The idea behind a paleolithic diet is that you avoid foods that cause gut irritation and foods that cause hormone imbalances and insulin sensitivity issues. This means avoiding all grains, legumes and dairy products as well as refined sugar, processed food chemicals and modern vegetable oils. But there are some foods are not clearly safe or unsafe. You may choose to include or to avoid these foods in your implementation of paleolithic nutrition. Many advocates of paleolithic nutrition suggest cutting out all gray area foods for a month or two, then adding them back in one at a time and see how they make you feel. They become especially important factors if you are suffering an auto-immune disease or a history of poor gut health.
Here are the main culprits (although there are others, so look for future posts):
Nuts and Seeds: Nuts and seeds do still contain small amounts of gut irritants (in this case, saponins) and anti-nutrients (in this case, phytates, which inhibit the absorption of vitamins and minerals). The phytate content can be minimized by soaking nuts and seeds overnight (then drying them in the oven at low temperature or in a food dehydrator) before eating them. Most nuts and seeds also contain more omega-6 fatty acids than omega-3 fatty acids (ratios ranging from 1:3 to 1:10), which isn’t helpful as we strive for a 1:1 ratio of omega-3 to omega-6 fatty acids in our diets.
Goat Dairy and Dairy from Pasture-fed Cows: Dairy products are blacklisted for two reasons. They can irritate the gut in some people and they also cause a spike in your insulin disproportional to the amount of sugar in milk (even cheese, which is mostly protein and fat, spikes your insulin). Both of these are reduced in goat dairy and in dairy from pasture-fed cows, many people can tolerate these quite well. Another bonus to dairy from pasture-fed cows is that they contain Conjugated Linoleic Acid and more omega-3 fatty acids.
Nightshades (Peppers, Eggplants, Tomatoes and Potatoes): Vegetables in this family contain small amount of poisonous glycoalkaloids (like tomatine, solanine and chaconine). Depending on your lineage, you may or may not be sensitive to these chemicals (if you have any native american ancestry, you are probably okay). A way to minimize your exposure is eat the ripest version of the vegetable (ripe tomatoes, red bell peppers, etc.). Also, potatoes seem to be especially problematic, so many paleo dieters avoid potatoes even if they include the other nightshades in their diet. If you do want to eat potatoes, peeling them gets rid of most of the glycoalkaloids.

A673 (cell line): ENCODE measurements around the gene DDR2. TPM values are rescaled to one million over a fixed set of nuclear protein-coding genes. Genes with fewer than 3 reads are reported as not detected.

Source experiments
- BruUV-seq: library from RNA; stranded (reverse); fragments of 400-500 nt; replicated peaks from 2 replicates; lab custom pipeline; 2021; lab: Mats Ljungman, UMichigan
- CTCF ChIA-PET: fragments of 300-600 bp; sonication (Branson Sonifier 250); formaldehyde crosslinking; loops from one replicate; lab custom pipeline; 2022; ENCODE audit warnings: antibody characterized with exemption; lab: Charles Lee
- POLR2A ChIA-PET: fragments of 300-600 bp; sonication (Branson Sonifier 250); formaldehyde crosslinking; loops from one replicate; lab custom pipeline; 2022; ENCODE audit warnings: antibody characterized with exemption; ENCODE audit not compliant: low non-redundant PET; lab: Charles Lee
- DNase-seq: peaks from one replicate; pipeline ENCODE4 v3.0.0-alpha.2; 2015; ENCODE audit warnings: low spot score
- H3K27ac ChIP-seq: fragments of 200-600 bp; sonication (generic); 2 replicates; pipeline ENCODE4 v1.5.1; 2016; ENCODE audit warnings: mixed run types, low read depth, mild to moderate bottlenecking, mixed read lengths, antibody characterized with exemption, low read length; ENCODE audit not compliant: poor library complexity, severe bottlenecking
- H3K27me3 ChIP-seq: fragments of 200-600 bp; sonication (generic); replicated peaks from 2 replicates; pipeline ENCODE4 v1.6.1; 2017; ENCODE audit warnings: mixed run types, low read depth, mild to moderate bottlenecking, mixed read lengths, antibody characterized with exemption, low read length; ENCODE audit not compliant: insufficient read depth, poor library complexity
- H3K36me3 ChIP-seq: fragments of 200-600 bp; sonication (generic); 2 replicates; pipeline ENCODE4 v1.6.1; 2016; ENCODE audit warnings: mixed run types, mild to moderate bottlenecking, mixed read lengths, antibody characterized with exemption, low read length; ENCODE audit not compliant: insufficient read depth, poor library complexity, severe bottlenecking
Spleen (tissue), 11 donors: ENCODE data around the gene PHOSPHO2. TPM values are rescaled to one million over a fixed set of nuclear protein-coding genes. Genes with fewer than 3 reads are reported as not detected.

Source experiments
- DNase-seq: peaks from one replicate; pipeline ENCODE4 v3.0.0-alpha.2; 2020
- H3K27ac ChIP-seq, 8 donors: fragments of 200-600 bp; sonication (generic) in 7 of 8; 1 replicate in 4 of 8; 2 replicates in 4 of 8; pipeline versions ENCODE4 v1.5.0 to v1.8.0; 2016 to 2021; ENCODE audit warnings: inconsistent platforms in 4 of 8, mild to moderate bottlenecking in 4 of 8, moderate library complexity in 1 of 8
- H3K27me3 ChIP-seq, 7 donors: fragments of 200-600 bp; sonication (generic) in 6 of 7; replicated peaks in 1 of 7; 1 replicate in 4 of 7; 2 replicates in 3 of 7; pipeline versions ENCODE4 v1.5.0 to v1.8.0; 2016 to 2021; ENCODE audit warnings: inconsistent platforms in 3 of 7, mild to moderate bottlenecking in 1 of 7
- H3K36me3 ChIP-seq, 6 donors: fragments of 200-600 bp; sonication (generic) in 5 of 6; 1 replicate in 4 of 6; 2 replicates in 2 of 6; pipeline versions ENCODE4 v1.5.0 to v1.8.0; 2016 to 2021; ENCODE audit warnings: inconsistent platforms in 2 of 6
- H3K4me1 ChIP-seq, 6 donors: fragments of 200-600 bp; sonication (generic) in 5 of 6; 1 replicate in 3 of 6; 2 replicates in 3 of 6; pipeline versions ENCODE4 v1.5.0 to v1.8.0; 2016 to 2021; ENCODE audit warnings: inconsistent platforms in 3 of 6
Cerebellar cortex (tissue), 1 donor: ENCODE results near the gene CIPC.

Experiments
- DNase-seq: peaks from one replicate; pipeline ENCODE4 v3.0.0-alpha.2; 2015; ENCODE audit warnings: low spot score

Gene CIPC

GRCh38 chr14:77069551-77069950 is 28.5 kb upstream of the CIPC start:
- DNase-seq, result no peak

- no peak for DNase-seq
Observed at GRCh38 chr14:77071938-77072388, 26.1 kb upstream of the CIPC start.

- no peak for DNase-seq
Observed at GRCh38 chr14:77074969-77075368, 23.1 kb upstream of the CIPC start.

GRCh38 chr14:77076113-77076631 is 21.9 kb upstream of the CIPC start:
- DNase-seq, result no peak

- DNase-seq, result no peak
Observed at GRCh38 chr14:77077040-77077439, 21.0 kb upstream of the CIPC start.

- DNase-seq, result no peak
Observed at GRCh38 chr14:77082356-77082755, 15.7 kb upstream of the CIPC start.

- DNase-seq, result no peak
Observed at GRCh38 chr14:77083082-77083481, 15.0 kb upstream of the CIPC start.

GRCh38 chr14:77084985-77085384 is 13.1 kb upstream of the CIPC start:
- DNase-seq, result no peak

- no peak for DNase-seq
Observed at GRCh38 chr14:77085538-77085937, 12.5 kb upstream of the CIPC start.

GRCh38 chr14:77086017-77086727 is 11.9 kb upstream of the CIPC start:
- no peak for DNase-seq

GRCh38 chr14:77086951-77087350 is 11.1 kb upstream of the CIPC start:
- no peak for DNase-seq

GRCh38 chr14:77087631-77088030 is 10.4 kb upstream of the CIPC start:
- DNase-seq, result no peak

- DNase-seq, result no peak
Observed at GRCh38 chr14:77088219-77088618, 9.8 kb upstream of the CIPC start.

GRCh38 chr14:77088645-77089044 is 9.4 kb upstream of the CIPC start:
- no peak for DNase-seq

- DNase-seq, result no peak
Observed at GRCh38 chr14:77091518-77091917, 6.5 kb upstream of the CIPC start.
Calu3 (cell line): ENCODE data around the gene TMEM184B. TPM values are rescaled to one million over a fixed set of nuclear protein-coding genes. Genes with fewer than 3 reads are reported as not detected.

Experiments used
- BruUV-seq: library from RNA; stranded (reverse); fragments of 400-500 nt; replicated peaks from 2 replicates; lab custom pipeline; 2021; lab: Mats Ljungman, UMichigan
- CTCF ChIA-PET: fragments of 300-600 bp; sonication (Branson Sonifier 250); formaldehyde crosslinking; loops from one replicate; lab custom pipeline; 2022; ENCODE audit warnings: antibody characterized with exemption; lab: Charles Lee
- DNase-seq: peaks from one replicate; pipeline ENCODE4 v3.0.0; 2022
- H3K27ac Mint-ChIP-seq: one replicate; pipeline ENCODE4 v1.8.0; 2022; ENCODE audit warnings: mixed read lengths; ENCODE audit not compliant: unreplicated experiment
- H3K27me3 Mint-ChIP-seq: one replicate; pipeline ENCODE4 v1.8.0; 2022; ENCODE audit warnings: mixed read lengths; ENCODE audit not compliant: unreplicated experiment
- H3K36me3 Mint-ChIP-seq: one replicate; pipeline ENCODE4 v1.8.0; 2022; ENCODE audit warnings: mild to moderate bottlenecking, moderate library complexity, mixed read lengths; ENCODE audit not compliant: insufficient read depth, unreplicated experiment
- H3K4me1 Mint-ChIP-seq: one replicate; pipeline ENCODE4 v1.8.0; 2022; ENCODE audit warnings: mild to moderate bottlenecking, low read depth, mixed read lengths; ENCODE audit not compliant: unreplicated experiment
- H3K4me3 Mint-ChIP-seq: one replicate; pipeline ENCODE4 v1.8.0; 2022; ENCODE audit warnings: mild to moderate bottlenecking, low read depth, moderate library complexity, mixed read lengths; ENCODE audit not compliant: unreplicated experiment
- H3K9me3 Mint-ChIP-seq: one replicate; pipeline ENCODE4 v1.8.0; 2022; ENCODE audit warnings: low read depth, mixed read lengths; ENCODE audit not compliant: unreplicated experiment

Eggs: Yes, eggs can be a problem for some people too. A chemical called lysozyme in the egg white can form globs of molecules in the gut and sneak things across the gut lining that shouldn’t be able to get into your blood stream. Isn’t it strange to realize that egg yolks are the healthy part of the egg? (Especially when you eat omega-3 or free-range eggs). Paleo dieters hate to give up eggs, so I suggest only doing this if you have a diagnosed autoimmune disease.
Caffeine: This is a touchy subject for me because I know that I should give up coffee (at least for a month or two to see how I do), but I just don’t want to. The issue with coffee and other caffeinated beverages is that it increases your cortisol (stress hormone) levels. Most of us are trying to reduce stress, not increase it, so large amounts of caffeine are just not useful. In a perfect world, we would all get enough sleep that we would wake up refreshed and the thought of a double americano with heavy cream would never cross our minds. If you can stomach the idea of giving this up, I suggest doing it. Otherwise, do what you can to minimize your caffeine intake. You could try decaf (which has about a quarter the caffeine of regular coffee) or stick with tea. It also helps to drink coffee black or with a lower-fat creamer (like coconut creamer or almond milk) because the fat in heavy cream can increase how quickly the caffeine gets into your blood stream.
Alcohol: After watching my childhood dog get completely drunk from eating rotting plums left on the ground after dropping from our plum tree, I feel confident that our paleolithic ancestors probably consumed some alcohol in the form of fermented fruit. The issue with alcohol is always dose. Ethanol is a toxin and it increases your blood triglycerides (increasing your risk of cardiovascular disease). You don’t need to cut alcohol out, but do try and stick to one or two drinks at a time, no more than a couple of times per week… or less. Also, be aware that most beer contains gluten. Spirits generally don’t and wine (especially red) has some great antioxidants in it (reducing your risk of cardiovascular disease!). If you are having issues with sleep quality though, I suggest cutting alcoholic beverages out completely, at least for a while.
With all of these gray area foods, I suggest considering them as possible culprits for continued health issues as you experiment with paleolithic nutrition. Maybe it’s too overwhelming to cut them out at first. Maybe you feel great even when you eat them. Maybe you want to consider a one month trial of omitting them from your diet to see how you feel. I personally do better without nuts. And I have a strong suspicion that I should give up caffeine. This is one of the many aspects of paleolithic nutrition that is completely individual.